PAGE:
Asset mapping is the process by a community inventories its assets and capabilities. The process can take many forms, but is a positive way of identifying both strengths and gaps and identifying a plan for moving forward.
Asset mapping is the process by which the capabilities of individuals, civic associations, and local institutions are inventoried. It involves documenting the tangible and intangible resources of a community.
Like Appreciative Inquiry, asset mapping starts from a positive perspective, viewing a community as a place with assets to be enhanced, not deficits to be remedied. It differs from similar approaches, like Community Needs Assessments, in this way.
Assets may be persons, physical structures, natural resources, institutions, businesses, or organizations. The asset-based community development process involves the community in making an inventory of assets and capacity, building relationships, developing a vision of the future, and leveraging internal and external resources to support actions to achieve it.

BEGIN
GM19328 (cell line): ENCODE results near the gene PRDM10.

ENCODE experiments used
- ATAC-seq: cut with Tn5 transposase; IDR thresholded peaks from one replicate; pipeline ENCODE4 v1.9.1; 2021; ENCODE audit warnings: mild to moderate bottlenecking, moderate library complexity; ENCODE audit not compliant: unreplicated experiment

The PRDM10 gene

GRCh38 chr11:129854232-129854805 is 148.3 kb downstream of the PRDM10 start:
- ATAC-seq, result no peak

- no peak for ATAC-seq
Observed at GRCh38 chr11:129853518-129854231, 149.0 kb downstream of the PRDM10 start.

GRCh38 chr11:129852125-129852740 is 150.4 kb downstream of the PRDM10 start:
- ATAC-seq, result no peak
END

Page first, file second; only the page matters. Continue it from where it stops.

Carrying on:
Three approaches to asset mapping include:
The Whole Assets Approach takes into account all the assets that are part of people's view of their immediate community as well as the surrounding region. It is a systematic and balanced way of assessing community assets, including natural, social, economic and service components of the community system.
The Storytelling Approach produces pieces of social history that reveal assets in the community. It identifies how assets that are often hidden or dormant can be put together with others to bring to light previously unnoticed assets. Often, a story will emerge about the success of human capacity and the people who made it happen—people with community interests at heart.
The Heritage Approach produces a picture (map or list) of those physical features, natural or built, that make the community a special place. Assets include natural heritage features (such as a river, a park or beach), as well as built features (such as an old bridge, a historic building or a long-time favorite coffee shop). Almost anything from the landscape can be part of a community's heritage, if the people who live and work there feel it is significant to them.